Dietary patterns may influence disease risk via effects on chronic low grade systemic inflammation (CLSI). We examined the relationship between dietary patterns and biomarkers of CLSI in Scottish postmenopausal women. Diet was assessed by validated food frequency questionnaire (FFQ) (n = 3238) during study visits in 1998–2000, when the mean age [SD] of subjects was 55  years. Dietary patterns were generated by principal components analysis (1). In a recent follow up visit after 11.3 [1.3] years, fasted blood was collected (n = 2039, n = 1788 with FFQ data). Serum samples were prepared for analysis of CLSI biomarkers (high sensitivity C-reactive protein (hsCRP), interleukin-6 (IL-6), soluble E selectin (sE selectin), serum amyloid A (SAA)) using standardised immunoassay procedures. ANOVA was used to test the relationship between dietary pattern scores and CLSI biomarker concentrations in a prospective analysis with ANCOVA to control for lifestyle covariates. Five dietary patterns accounted for 26 % of the variance in the diet (1). Women in the highest quintile of the 'healthy' dietary pattern (rich in fruit, vegetables, lean meat and with low scores for sweet foods) had lower median serum concentrations of hsCRP and IL-6, compared to those in the lowest quintile (Table). These relationships remained significant after adjustment for confounders. Concentrations of hsCRP increased with increasing quintiles of the high fat/white fish dietary pattern; and the dietary pattern with positive factor loadings for bread and butter and negative factor loadings for red meat and alcohol was associated with hsCRP and SAA. These relationships were no longer significant after adjustment for confounding covariates.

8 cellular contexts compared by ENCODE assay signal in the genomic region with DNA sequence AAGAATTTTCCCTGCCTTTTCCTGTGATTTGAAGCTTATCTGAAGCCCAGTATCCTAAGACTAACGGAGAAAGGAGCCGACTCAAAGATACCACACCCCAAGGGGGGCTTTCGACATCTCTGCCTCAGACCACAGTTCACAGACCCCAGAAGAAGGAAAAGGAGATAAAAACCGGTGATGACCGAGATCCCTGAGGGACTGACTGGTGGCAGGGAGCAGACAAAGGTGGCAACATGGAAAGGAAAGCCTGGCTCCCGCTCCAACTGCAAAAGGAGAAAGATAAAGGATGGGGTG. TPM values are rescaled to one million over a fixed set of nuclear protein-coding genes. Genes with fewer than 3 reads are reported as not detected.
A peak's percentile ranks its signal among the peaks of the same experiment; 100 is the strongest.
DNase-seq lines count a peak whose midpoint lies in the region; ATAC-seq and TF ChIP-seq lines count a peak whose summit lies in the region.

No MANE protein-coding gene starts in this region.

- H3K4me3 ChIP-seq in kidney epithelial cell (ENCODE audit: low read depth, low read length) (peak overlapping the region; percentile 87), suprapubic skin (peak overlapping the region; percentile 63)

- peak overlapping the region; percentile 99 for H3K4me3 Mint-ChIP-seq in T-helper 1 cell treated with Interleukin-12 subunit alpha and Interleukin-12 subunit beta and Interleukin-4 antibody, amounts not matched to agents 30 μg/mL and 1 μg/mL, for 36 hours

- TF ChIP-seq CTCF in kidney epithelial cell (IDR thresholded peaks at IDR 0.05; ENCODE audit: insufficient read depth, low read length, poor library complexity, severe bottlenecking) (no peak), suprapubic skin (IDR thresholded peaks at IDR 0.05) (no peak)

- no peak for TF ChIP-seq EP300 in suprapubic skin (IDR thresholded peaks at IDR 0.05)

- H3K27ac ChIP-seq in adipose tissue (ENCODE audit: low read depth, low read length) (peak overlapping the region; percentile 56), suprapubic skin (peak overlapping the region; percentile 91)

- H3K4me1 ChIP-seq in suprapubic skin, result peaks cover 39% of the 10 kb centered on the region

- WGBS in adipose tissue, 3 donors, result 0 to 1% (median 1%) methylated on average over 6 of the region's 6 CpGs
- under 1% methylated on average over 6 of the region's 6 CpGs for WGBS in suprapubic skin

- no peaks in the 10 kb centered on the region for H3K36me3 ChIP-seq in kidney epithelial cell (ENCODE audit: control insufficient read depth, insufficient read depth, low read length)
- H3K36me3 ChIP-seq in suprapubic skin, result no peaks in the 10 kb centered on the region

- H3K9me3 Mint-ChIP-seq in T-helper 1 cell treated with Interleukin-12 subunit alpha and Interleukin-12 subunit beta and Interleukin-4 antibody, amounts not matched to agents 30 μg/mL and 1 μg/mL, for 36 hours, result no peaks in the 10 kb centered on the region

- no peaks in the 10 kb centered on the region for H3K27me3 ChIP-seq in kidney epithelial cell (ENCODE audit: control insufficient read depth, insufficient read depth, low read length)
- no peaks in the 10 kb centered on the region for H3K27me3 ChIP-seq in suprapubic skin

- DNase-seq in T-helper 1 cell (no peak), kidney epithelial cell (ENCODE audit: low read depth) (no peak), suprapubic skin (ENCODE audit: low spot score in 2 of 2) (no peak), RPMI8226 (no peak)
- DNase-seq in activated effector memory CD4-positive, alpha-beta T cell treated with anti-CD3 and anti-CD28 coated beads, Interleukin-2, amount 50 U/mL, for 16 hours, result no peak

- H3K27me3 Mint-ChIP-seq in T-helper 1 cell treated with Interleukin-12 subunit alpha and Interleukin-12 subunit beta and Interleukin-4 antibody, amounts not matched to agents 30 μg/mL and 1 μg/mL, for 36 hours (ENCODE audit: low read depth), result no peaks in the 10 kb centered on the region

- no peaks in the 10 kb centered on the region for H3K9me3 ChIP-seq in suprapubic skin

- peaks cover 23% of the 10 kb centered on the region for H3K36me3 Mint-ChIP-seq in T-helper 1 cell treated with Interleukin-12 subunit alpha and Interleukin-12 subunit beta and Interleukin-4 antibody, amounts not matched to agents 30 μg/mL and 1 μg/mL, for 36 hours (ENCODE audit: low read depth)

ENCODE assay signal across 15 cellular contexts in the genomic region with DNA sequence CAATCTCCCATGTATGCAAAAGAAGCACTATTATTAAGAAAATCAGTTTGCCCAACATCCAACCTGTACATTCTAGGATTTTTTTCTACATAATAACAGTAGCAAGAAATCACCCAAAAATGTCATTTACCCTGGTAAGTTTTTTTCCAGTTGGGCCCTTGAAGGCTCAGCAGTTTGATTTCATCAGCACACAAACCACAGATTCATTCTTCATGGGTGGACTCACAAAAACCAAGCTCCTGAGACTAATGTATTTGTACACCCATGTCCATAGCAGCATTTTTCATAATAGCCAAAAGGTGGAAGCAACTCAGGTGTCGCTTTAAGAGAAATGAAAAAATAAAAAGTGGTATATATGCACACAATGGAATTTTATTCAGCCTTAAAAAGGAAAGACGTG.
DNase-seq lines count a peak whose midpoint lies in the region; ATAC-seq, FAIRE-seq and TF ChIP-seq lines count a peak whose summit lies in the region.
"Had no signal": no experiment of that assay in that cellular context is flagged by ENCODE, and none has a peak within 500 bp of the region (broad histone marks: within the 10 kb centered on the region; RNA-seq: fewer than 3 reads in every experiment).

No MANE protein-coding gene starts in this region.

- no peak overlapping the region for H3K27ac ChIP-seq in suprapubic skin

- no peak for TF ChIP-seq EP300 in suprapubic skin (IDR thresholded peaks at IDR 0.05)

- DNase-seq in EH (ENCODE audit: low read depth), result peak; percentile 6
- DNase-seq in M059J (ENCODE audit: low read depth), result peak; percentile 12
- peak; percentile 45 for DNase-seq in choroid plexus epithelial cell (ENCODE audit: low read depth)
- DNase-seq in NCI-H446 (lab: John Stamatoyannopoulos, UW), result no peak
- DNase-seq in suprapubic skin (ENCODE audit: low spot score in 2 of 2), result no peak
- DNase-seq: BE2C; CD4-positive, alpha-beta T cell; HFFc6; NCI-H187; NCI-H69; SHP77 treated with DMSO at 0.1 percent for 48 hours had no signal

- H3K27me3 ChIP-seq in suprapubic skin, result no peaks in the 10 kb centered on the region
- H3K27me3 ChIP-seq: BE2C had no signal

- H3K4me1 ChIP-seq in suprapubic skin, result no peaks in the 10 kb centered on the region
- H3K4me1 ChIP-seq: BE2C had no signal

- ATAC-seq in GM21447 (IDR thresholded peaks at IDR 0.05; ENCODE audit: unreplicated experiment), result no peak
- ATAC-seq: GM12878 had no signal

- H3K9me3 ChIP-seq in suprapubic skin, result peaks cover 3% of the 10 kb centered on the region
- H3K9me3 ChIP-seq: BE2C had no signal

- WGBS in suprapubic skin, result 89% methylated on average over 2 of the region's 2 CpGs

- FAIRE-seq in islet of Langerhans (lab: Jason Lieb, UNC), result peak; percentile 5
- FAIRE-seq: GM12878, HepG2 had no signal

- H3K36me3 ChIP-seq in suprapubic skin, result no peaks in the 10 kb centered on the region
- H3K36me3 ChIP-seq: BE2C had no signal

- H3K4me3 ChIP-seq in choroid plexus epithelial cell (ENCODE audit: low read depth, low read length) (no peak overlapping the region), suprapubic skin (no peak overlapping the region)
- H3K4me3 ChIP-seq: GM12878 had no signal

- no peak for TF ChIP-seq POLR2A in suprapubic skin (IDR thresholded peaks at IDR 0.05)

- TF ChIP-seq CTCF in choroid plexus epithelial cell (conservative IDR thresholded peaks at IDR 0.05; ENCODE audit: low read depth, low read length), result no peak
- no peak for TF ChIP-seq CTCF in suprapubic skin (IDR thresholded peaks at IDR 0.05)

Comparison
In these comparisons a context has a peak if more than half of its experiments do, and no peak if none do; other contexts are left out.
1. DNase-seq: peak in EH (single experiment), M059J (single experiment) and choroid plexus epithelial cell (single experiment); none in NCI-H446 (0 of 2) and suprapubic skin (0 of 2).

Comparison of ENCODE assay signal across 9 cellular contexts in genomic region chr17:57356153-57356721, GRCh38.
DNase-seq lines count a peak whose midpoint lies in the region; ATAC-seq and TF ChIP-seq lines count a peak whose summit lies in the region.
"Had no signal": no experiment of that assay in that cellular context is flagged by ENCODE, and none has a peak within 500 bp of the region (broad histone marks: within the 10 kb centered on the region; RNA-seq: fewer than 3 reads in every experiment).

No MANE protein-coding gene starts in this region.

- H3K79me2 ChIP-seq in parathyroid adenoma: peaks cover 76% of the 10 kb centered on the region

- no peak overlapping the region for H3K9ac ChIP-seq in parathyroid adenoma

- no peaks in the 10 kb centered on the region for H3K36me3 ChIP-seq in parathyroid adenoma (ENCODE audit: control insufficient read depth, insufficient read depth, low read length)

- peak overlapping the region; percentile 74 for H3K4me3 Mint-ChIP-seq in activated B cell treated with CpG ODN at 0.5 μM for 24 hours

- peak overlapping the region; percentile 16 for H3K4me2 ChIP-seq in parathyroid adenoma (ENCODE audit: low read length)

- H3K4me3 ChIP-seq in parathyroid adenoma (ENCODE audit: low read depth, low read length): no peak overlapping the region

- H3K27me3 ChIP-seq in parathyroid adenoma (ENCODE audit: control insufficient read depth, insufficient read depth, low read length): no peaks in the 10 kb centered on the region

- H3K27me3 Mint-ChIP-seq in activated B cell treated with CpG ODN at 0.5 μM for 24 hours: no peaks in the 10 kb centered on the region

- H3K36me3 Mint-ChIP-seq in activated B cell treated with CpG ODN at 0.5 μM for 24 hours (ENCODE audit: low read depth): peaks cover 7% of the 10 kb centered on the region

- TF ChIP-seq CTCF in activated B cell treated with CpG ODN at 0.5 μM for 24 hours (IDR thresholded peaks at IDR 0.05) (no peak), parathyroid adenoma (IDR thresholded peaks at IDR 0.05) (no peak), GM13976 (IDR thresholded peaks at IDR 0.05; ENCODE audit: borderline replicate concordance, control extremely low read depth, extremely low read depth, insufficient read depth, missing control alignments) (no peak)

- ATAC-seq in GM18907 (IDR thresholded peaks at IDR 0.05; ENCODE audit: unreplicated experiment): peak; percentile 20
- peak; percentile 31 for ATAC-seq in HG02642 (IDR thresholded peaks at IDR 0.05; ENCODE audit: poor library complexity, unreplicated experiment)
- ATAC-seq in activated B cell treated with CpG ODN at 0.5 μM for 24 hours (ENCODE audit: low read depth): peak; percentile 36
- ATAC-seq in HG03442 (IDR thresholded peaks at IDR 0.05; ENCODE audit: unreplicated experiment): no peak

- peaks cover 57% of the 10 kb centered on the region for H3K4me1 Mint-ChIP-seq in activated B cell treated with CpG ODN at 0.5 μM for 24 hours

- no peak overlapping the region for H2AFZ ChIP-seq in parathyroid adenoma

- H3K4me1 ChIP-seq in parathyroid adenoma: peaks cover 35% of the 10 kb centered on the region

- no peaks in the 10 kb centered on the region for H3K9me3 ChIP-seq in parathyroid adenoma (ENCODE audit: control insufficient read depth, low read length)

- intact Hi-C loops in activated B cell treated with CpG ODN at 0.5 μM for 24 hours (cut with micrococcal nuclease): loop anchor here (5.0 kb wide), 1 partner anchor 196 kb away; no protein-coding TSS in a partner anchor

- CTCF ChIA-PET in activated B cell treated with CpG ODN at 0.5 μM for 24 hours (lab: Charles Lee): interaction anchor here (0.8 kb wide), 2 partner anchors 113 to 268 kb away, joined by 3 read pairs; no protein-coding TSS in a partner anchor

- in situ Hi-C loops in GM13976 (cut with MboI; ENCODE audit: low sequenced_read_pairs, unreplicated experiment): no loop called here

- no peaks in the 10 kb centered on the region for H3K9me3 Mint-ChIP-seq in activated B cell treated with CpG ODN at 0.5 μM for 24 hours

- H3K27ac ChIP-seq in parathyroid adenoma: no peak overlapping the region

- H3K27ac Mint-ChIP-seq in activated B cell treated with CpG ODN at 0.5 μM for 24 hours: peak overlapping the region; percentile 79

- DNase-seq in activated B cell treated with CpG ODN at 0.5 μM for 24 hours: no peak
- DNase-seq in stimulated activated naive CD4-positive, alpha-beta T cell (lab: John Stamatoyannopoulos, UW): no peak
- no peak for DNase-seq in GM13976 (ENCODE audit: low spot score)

Dietary patterns are associated with biomarkers of chronic low grade systemic inflammation in Scottish postmenopausal women: a prospective analysis.